Submitted to: Frontiers in Plant Science
Publication Type: Peer Reviewed Journal
Publication Acceptance Date: 8/16/2016
Publication Date: 8/23/2016
Citation: Banuelos, G.S., Arroyo, I.S., Dangi, S.R., Zambrano, C. 2016. Continued selenium biofortification of carrots and broccoli grown in soils once amended with Se-enriched S. pinnata. Frontiers in Plant Science. 7:1251. doi: 10.3389/fpls.2016.01251.
Interpretive Summary: Selenium biofortification of food crops has been practiced in selenium-deficient regions of different countries by adding inorganic-selenium containing fertilizers to soils, i.e., Finland, United Kingdom, New Zealand, and China. Applying inorganic selenium (Se) accurately at low rates on an annual basis can be especially difficult for untrained growers under variable field soil conditions or in countries with less developed farming methods and with a diverse set of cropping systems. Moreover, losses of Se can occur through leaching of soluble inorganic-Se by excessive precipitation/irrigation or by the volatilization of Se induced by microbial activities. Earlier studies were conducted by adding Se enriched plant material to soils as an organic source of Se. In all these studies, Se applied via organic matter was absorbed by the respective plant species. The question remained, however, must Se-enriched organic material be added on a regular basis to the soil prior to the planting of each subsequent crop at a given growing site? In this two-year biofortification field study, we evaluated the uptake of Se by carrots and broccoli grown in soils previously amended (3-4 years ago) with organic Se from a Se-hyperaccumulator plant (Prince’s Plum). In addition, we determined the forms of Se in broccoli and carrots in two growing seasons and identified the microbiological community in soils amended earlier with Se-enriched plant material. Results showed that both broccoli and carrots accumulated Se (primarily as selenomethionine) three and four years later after initial application of organic Se to the soil. In the soil, there was no difference in the microbiological community between Se-treated soils or control soils. Adding Se-enriched organic matter to the soil may be another strategy to effectively biofortify carrots and broccoli with selenium on a long-term basis.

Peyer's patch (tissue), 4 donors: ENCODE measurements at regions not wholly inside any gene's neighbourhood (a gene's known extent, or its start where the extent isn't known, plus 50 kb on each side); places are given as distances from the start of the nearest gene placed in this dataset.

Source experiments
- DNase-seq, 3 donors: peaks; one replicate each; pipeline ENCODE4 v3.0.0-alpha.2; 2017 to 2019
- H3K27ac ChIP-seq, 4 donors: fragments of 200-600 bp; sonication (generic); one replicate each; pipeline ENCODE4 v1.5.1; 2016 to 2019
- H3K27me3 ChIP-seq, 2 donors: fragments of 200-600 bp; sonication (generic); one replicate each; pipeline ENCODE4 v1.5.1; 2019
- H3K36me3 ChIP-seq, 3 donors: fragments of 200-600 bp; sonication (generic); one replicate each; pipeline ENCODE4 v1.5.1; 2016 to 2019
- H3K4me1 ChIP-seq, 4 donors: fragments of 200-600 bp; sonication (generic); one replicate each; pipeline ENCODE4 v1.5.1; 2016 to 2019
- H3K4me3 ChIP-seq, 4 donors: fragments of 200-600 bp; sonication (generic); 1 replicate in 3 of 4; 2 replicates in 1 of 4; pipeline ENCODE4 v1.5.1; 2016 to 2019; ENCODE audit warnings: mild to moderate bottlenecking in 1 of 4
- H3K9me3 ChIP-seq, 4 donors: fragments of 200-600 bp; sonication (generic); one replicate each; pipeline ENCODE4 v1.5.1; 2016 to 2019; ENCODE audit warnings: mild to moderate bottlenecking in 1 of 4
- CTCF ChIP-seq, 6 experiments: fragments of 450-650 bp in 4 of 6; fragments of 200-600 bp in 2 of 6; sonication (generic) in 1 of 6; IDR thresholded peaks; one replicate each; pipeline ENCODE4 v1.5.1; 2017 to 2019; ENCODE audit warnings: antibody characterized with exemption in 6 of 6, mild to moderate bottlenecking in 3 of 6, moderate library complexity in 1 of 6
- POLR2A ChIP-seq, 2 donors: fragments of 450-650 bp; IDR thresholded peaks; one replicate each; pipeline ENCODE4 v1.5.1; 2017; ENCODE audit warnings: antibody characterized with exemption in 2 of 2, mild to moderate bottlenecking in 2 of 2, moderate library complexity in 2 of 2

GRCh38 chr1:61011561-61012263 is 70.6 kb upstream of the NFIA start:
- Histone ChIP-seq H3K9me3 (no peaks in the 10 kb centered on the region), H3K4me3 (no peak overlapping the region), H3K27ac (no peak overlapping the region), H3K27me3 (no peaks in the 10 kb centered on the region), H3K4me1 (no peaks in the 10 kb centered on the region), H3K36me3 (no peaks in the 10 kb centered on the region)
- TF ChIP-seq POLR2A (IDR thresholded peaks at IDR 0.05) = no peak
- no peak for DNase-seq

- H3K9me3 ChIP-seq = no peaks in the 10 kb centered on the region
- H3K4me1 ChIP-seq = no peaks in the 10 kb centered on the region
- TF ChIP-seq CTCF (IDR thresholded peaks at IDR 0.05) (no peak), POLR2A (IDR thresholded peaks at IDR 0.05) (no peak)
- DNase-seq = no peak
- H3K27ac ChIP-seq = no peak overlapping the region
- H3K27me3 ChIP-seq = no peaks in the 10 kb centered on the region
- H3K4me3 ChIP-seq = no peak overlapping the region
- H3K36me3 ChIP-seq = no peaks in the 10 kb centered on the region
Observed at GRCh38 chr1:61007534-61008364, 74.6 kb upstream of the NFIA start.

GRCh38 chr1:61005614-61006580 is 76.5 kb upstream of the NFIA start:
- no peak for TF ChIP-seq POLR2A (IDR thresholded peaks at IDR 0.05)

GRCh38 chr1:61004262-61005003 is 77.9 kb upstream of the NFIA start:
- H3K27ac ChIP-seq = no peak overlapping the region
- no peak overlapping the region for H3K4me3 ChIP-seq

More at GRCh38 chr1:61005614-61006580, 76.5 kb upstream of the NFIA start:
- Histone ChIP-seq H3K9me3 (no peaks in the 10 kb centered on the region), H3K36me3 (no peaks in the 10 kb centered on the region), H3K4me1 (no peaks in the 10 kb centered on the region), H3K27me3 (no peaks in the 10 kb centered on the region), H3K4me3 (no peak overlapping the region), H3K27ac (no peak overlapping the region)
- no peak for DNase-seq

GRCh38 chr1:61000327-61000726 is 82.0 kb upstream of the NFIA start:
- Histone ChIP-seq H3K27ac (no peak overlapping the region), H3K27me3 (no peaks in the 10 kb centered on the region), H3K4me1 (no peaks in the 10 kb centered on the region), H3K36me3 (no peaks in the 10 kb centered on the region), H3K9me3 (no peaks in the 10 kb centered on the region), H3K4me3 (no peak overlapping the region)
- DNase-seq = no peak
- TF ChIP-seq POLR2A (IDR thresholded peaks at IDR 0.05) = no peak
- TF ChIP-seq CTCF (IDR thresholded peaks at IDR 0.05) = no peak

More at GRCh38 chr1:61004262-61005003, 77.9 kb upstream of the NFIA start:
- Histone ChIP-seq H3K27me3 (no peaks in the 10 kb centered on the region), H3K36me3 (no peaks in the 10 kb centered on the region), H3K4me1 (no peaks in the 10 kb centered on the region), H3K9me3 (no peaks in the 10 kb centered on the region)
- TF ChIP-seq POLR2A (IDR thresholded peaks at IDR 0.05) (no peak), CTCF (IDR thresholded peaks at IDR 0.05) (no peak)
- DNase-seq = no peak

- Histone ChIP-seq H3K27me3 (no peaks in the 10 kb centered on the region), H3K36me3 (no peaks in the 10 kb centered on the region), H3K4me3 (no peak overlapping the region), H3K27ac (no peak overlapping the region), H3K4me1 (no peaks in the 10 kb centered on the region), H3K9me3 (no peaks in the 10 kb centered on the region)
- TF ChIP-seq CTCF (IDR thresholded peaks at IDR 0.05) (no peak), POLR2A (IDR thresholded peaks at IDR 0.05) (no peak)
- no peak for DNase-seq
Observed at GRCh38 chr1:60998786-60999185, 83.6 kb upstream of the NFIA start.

Technical Abstract: Selenium (Se) biofortification has been practiced in Se-deficient regions throughout the world primarily by adding inorganic sources of Se to the soil. Adding organic sources of Se could be useful as an alternative Se amendment for the production of Se-biofortified food crops needed in Se-deficient countries. In this multi-year micro-plot study, we investigated the accumulation of Se in carrots and broccoli grown in soils that had been previously amended with Se-enriched Stanleya pinnata (Prince’s Plum) three and four years prior to planting one and two, respectively. Results showed that total and extractable Se concentrations (1:1 soil:water) in soils (0-30 cm) were 1.65 mg kg-1 and 88 µg L-1, and 0.92 mg kg-1 and 48.6 µg L-1 at the beginning of the growing season for planting one and two, respectively. After each respective growing season, total Se concentrations in the broccoli florets and carrots ranged from 6.99 to 7.83 mg kg-1 and 3.15 to 6.25 mg kg-1 in planting one and two, respectively. In broccoli and carrot plant tissues, selenomethionine was the predominant selenoamino acid identified in Se aqueous extracts. In postharvest soils from planting one, phospholipid analyses (PLFA) showed that amending the soil with S. pinnata exerted no effect on the microbial biomass, arbuscular mycorrhizal fungi, actinomycetes and Gram-positive and bacterial PLFA at both 0-5 and 0-30 cm, respectively. Successfully producing Se-enriched broccoli and carrots three and four years later after amending soil with Se-enriched S. pinnata clearly demonstrates its potential long-term source as an organic Se enriched fertilizer for Se-deficient regions.